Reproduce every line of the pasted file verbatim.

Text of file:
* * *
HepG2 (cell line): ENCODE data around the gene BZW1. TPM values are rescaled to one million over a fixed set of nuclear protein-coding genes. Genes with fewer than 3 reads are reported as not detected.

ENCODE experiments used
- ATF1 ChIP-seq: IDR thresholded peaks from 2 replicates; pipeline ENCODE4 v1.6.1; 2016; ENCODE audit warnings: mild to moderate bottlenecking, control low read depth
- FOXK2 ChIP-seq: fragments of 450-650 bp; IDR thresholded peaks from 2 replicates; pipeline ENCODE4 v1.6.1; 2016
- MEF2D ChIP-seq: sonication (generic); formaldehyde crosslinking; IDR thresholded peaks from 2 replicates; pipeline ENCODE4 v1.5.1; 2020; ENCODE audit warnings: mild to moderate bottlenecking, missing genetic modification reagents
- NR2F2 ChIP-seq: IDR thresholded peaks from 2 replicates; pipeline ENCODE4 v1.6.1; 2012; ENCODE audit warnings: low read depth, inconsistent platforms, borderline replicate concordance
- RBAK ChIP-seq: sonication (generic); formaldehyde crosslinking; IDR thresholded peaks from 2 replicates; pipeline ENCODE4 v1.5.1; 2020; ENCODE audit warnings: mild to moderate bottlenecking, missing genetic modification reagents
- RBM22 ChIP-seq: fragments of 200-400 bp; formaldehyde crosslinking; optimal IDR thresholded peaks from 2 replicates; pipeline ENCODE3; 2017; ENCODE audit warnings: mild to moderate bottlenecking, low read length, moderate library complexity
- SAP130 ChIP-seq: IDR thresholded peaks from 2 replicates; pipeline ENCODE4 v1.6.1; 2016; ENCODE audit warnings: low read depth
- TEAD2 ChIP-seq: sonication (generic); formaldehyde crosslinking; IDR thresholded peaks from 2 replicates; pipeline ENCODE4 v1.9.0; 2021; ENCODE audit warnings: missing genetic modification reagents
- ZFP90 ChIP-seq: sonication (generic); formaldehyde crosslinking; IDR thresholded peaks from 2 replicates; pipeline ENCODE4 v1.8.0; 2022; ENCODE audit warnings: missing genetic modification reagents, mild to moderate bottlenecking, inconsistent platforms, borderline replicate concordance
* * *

HepG2 (cell line): ENCODE data around the gene BZW1. TPM values are rescaled to one million over a fixed set of nuclear protein-coding genes. Genes with fewer than 3 reads are reported as not detected.

ENCODE experiments used
- ATF1 ChIP-seq: IDR thresholded peaks from 2 replicates; pipeline ENCODE4 v1.6.1; 2016; ENCODE audit warnings: mild to moderate bottlenecking, control low read depth
- FOXK2 ChIP-seq: fragments of 450-650 bp; IDR thresholded peaks from 2 replicates; pipeline ENCODE4 v1.6.1; 2016
- MEF2D ChIP-seq: sonication (generic); formaldehyde crosslinking; IDR thresholded peaks from 2 replicates; pipeline ENCODE4 v1.5.1; 2020; ENCODE audit warnings: mild to moderate bottlenecking, missing genetic modification reagents
- NR2F2 ChIP-seq: IDR thresholded peaks from 2 replicates; pipeline ENCODE4 v1.6.1; 2012; ENCODE audit warnings: low read depth, inconsistent platforms, borderline replicate concordance
- RBAK ChIP-seq: sonication (generic); formaldehyde crosslinking; IDR thresholded peaks from 2 replicates; pipeline ENCODE4 v1.5.1; 2020; ENCODE audit warnings: mild to moderate bottlenecking, missing genetic modification reagents
- RBM22 ChIP-seq: fragments of 200-400 bp; formaldehyde crosslinking; optimal IDR thresholded peaks from 2 replicates; pipeline ENCODE3; 2017; ENCODE audit warnings: mild to moderate bottlenecking, low read length, moderate library complexity
- SAP130 ChIP-seq: IDR thresholded peaks from 2 replicates; pipeline ENCODE4 v1.6.1; 2016; ENCODE audit warnings: low read depth
- TEAD2 ChIP-seq: sonication (generic); formaldehyde crosslinking; IDR thresholded peaks from 2 replicates; pipeline ENCODE4 v1.9.0; 2021; ENCODE audit warnings: missing genetic modification reagents
- ZFP90 ChIP-seq: sonication (generic); formaldehyde crosslinking; IDR thresholded peaks from 2 replicates; pipeline ENCODE4 v1.8.0; 2022; ENCODE audit warnings: missing genetic modification reagents, mild to moderate bottlenecking, inconsistent platforms, borderline replicate concordance